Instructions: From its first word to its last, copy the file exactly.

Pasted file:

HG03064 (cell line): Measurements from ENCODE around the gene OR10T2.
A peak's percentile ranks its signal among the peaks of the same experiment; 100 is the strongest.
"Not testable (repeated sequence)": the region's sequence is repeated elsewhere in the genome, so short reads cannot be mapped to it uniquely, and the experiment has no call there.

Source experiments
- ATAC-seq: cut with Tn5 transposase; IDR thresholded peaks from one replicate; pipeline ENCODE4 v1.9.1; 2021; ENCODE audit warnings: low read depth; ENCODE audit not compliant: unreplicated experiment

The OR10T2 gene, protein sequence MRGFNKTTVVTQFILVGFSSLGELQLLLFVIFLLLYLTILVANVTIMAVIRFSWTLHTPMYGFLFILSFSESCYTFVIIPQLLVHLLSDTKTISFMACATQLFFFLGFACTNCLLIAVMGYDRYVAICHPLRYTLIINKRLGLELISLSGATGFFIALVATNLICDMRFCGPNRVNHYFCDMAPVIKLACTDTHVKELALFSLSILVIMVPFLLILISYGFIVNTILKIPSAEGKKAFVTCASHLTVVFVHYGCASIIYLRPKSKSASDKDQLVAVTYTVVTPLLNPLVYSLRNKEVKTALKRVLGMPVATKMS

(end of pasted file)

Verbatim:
HG03064 (cell line): Measurements from ENCODE around the gene OR10T2.
A peak's percentile ranks its signal among the peaks of the same experiment; 100 is the strongest.
"Not testable (repeated sequence)": the region's sequence is repeated elsewhere in the genome, so short reads cannot be mapped to it uniquely, and the experiment has no call there.

Source experiments
- ATAC-seq: cut with Tn5 transposase; IDR thresholded peaks from one replicate; pipeline ENCODE4 v1.9.1; 2021; ENCODE audit warnings: low read depth; ENCODE audit not compliant: unreplicated experiment

The OR10T2 gene, protein sequence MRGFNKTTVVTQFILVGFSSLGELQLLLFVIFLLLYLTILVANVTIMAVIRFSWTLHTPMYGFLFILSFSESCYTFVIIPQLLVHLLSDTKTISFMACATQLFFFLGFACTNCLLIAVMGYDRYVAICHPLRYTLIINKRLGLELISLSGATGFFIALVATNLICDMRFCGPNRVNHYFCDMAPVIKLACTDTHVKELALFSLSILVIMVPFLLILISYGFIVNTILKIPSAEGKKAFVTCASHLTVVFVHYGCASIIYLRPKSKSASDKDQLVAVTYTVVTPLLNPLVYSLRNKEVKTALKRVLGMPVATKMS